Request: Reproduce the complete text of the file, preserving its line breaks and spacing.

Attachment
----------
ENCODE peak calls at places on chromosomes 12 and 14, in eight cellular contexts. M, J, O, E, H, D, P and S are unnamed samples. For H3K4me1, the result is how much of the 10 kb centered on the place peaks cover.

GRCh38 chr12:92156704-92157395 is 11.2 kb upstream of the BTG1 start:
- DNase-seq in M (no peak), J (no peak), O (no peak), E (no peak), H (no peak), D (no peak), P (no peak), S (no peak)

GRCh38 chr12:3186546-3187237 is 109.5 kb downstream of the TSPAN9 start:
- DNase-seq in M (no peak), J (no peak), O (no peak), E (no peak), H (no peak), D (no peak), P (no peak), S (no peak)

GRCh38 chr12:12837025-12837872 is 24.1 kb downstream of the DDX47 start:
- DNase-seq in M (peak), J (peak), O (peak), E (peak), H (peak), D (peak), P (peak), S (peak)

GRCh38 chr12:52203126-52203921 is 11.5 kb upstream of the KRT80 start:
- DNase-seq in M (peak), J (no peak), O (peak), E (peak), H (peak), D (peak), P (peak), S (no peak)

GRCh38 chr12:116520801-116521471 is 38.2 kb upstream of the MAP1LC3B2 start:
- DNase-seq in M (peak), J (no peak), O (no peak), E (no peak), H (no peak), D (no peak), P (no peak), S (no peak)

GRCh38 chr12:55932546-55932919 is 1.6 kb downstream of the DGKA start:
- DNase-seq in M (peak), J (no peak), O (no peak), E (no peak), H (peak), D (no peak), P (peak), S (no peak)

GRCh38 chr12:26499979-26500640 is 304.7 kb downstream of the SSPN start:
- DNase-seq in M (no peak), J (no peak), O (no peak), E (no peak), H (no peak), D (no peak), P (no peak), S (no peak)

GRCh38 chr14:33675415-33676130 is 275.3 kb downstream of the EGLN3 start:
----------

ENCODE peak calls at places on chromosomes 12 and 14, in eight cellular contexts. M, J, O, E, H, D, P and S are unnamed samples. For H3K4me1, the result is how much of the 10 kb centered on the place peaks cover.

GRCh38 chr12:92156704-92157395 is 11.2 kb upstream of the BTG1 start:
- DNase-seq in M (no peak), J (no peak), O (no peak), E (no peak), H (no peak), D (no peak), P (no peak), S (no peak)

GRCh38 chr12:3186546-3187237 is 109.5 kb downstream of the TSPAN9 start:
- DNase-seq in M (no peak), J (no peak), O (no peak), E (no peak), H (no peak), D (no peak), P (no peak), S (no peak)

GRCh38 chr12:12837025-12837872 is 24.1 kb downstream of the DDX47 start:
- DNase-seq in M (peak), J (peak), O (peak), E (peak), H (peak), D (peak), P (peak), S (peak)

GRCh38 chr12:52203126-52203921 is 11.5 kb upstream of the KRT80 start:
- DNase-seq in M (peak), J (no peak), O (peak), E (peak), H (peak), D (peak), P (peak), S (no peak)

GRCh38 chr12:116520801-116521471 is 38.2 kb upstream of the MAP1LC3B2 start:
- DNase-seq in M (peak), J (no peak), O (no peak), E (no peak), H (no peak), D (no peak), P (no peak), S (no peak)

GRCh38 chr12:55932546-55932919 is 1.6 kb downstream of the DGKA start:
- DNase-seq in M (peak), J (no peak), O (no peak), E (no peak), H (peak), D (no peak), P (peak), S (no peak)

GRCh38 chr12:26499979-26500640 is 304.7 kb downstream of the SSPN start:
- DNase-seq in M (no peak), J (no peak), O (no peak), E (no peak), H (no peak), D (no peak), P (no peak), S (no peak)

GRCh38 chr14:33675415-33676130 is 275.3 kb downstream of the EGLN3 start: